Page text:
These are the ingredients, flavors and culinary movements that had the biggest impact this year.
1. Plant-based alternatives
Plant-based burgers exploded in growth in 2019, with Impossible Foods and Beyond Meat leading the charge. The faux burgers hit menus everywhere—from QSRs such as Burger King and White Castle to Gordon Ramsay’s upscale burger concept in Las Vegas. Piggybacking on the burgers’ success, operators started crumbling the plant-based meat to use in pizzas, pasta sauces, meatballs, nacho toppings and more. Sausage patties followed, as did Just Eggs, an egg substitute made with mung beans. Both showed up on breakfast sandwiches. While are all manufactured products, operators are also creating their own plant-based alternatives in the kitchen. Crab cakes crafted from hearts of palm and noodles made with zucchini and cauliflower are two popular examples.
2. Low- and no-alcohol drinks
Neck and neck with the dominance of Impossible and Beyond products was the rise of White Claw hard seltzer. This less boozy version of a vodka soda not only crowded coolers at retail, but it also appeared in a range of flavors on bar menus, too. Joining this branded drink were scores of low-ABV cocktails created from fresh ingredients behind the bar. Spritzes made with Aperol, rose wine and shrubs, spiked lemonades and teas and cocktails with a base of sake, amaro and beer have all increased on menus.
Dry January, or “Dryuary”—a month when many consumers swear off alcohol—really took off in 2019, with many restaurants offering special drinks crafted with the same care as classic cocktails. These zero-alcohol drinks (“mocktails” is such an untrendy word) benefit from new alcohol-free spirits such as Seedlip, flavored with herbs or florals and similar in taste to gin and some flavored vodkas. Dryuary is now expanding to other months, and health-conscious consumers are more apt to take a break from drinking any time of year—a move that will power this trend into 2020 and beyond.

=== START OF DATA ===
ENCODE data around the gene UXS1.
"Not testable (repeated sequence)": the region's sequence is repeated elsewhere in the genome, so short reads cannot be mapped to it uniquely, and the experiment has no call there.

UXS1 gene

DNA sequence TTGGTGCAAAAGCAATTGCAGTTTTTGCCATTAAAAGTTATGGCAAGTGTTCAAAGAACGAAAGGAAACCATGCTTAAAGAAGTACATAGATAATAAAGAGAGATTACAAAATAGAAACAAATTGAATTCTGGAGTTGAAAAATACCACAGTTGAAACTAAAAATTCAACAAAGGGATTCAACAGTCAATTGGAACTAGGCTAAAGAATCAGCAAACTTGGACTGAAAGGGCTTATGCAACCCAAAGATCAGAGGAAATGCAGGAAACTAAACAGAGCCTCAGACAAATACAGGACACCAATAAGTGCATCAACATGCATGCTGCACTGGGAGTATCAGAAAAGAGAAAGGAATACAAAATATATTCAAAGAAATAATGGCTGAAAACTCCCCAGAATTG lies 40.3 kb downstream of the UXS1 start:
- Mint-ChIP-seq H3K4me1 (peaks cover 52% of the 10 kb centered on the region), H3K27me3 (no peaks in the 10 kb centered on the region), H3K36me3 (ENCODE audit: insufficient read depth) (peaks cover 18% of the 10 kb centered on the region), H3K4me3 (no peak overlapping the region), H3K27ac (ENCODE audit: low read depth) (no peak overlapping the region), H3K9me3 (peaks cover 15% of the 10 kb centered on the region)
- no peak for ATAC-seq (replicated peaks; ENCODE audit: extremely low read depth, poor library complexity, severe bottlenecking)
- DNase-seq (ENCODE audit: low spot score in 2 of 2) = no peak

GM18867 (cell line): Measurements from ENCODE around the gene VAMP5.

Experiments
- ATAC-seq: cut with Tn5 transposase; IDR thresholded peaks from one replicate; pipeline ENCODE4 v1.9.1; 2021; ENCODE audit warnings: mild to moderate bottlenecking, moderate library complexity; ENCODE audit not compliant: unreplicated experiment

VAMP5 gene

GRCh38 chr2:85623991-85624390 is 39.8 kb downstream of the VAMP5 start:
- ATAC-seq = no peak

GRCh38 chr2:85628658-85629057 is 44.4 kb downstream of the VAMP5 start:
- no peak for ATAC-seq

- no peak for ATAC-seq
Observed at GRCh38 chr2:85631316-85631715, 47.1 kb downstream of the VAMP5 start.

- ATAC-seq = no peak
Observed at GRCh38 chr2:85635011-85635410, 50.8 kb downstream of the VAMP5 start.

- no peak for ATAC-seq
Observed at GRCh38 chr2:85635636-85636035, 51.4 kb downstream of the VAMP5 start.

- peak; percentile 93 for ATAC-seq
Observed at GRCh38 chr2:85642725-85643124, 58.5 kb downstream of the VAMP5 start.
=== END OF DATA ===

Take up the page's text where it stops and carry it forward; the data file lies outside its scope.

3. Viral LTOs
Social media fueled such demand for certain limited-time offers and new menu items that customers waited on long lines and operators sold out. The most recent example is Popeyes Louisiana Kitchen’s chicken sandwich. The brand engaged in “chicken sandwich wars” on Twitter, and enthusiastic fans multiplied the social media buzz, causing Popeyes to run out of food. Starbucks’ Unicorn Frappuccino and KFC’s plant-based chicken generated similar results. Chains are launching LTOs at a faster and more furious rate than ever before, and the most buzzworthy go viral—a trend that should see action in 2020, too.
4. Customization backlash
The Chipotle effect seems to be losing steam, as fast-casual and college dining operators turn from a build-your-own menu to bowls and wraps that are curated in the kitchen. New and even seasoned customers can suffer from “decision paralysis” when it’s time to order, and that holds up the line during busy times. Concepts such as Sweetgreen, Roti Modern Mediterranean and Modern Market are now offering chef-created bowls with set combinations. Allergies and special diets can be accommodated, but customizing an entire meal from the bottom up may be on the wane.
5. Grain exploration
Quinoa fatigue is pushing operators to explore other grains to use as the base for bowls, stir-fries and side dishes. Like quinoa, many whole grains are gluten-free and provide protein, fiber and other nutrients. Fonio, the small millet-like grain with roots in West Africa, is gaining traction. Teff, sorghum, buckwheat, farro and freekeh are also finding their way into foodservice kitchens. And bakers are also sourcing flours milled with these grains to give baked goods more texture and nutrition. Chickpea flour and buckwheat flour both made waves in 2019.
6. Veggie-forward snacks
Snacks took up considerable real estate at the Summer Fancy Food Show in New York in June. The demand for anytime, anywhere eating and portability spurred the development of a host of grab-and-go snacks. And many of these spotlighted vegetables and plant foods. Chips made from cauliflower, mushrooms, artichokes, jackfruit and lentils are in abundance. Mushrooms are also getting pounded into jerky and dried, crisped and seasoned with Sriracha and other trending flavors. Crunchy chickpeas and hemp seeds are on the upswing, many flavored with Asian and Middle Eastern spices in step with the rise of those global cuisines.